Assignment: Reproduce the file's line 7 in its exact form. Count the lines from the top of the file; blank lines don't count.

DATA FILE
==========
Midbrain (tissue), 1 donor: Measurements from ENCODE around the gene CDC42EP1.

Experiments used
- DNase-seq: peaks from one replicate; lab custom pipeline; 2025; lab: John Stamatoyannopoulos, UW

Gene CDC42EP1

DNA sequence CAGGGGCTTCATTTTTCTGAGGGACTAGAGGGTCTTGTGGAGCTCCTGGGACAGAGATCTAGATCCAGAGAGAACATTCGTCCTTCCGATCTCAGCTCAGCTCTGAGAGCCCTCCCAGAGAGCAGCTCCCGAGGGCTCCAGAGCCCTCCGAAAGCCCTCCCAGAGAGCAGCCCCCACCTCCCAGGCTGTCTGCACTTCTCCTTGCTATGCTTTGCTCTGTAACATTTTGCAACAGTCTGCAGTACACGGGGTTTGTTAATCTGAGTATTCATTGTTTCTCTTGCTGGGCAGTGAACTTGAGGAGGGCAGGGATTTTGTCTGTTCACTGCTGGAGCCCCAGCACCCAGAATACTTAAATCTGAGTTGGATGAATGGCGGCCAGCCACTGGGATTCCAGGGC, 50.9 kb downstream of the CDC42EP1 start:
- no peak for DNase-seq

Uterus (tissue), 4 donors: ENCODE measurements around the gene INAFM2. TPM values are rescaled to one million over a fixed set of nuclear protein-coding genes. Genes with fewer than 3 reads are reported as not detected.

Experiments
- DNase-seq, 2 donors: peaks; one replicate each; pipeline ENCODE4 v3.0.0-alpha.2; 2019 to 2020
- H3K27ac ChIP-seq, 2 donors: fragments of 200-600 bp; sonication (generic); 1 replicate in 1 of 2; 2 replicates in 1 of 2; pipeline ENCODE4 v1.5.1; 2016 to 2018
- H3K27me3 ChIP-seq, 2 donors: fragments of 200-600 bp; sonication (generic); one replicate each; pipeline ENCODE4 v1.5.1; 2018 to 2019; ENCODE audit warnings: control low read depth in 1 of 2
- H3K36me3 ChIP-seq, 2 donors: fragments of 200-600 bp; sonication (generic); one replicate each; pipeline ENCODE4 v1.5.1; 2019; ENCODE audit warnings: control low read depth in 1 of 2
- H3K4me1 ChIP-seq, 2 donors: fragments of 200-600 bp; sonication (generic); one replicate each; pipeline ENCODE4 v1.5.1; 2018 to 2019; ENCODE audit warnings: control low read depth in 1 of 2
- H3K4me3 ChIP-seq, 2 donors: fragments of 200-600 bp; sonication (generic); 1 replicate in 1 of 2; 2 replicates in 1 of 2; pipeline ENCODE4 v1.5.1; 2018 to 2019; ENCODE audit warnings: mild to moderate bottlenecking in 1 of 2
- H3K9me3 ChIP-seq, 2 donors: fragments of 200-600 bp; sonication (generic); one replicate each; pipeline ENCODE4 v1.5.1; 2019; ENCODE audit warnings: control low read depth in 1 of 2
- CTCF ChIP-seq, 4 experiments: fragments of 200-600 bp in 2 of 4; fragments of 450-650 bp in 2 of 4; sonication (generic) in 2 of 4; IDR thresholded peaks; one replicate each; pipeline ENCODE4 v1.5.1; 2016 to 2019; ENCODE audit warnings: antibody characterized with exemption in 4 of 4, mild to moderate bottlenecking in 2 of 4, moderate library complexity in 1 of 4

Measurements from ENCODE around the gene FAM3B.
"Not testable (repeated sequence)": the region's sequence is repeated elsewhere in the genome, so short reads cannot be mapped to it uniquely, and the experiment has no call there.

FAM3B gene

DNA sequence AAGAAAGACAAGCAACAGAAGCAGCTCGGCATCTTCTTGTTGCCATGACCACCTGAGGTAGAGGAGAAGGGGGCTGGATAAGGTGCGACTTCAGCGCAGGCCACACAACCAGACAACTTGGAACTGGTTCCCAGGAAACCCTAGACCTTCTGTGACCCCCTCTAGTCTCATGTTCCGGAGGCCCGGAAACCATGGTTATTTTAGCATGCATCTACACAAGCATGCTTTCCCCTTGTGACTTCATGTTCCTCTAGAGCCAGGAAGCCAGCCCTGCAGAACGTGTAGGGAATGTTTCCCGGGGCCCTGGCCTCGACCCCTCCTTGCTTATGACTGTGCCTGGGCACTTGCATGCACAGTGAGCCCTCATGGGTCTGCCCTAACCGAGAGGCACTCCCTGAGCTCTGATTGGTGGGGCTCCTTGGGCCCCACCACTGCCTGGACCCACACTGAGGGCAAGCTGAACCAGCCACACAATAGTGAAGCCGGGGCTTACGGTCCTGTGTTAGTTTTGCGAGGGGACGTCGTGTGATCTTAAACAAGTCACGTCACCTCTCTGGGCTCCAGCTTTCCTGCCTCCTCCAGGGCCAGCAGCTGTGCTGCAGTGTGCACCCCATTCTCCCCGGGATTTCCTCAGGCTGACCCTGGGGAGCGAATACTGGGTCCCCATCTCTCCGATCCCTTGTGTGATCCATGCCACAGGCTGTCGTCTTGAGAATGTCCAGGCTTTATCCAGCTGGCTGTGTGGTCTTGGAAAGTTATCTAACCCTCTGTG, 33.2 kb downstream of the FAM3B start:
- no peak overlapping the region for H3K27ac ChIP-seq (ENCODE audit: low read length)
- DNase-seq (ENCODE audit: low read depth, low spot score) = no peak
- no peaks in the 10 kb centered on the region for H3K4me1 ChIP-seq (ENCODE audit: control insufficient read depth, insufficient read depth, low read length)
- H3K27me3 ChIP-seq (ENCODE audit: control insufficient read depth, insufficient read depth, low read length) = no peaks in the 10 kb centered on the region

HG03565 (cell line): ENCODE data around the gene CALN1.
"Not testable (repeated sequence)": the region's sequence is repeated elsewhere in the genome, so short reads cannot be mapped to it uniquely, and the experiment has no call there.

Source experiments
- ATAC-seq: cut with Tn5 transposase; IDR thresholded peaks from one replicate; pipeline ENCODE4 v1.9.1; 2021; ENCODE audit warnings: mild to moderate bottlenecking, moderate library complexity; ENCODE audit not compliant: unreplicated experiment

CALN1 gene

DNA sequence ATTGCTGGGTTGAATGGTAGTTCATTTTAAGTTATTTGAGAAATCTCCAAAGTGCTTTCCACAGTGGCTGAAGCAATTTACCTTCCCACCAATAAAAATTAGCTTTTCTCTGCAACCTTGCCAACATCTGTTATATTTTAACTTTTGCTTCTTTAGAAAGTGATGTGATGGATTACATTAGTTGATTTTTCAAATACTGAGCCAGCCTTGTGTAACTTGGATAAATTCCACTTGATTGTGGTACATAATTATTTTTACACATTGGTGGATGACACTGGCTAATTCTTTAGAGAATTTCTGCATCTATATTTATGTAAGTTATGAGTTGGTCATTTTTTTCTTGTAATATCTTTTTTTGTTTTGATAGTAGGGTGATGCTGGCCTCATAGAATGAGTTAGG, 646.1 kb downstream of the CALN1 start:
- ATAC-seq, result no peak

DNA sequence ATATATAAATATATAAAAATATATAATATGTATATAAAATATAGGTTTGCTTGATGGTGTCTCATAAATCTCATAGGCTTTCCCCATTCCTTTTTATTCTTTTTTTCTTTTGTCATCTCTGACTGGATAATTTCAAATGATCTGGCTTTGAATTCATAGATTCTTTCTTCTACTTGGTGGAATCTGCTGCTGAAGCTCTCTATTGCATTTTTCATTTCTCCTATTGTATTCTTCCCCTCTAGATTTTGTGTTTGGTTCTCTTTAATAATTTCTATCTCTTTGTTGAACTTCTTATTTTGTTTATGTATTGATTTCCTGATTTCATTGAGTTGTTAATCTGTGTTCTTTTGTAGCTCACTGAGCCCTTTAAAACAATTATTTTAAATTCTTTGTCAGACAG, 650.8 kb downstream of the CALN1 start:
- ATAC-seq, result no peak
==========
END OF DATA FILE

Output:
Uterus (tissue), 4 donors: ENCODE measurements around the gene INAFM2. TPM values are rescaled to one million over a fixed set of nuclear protein-coding genes. Genes with fewer than 3 reads are reported as not detected.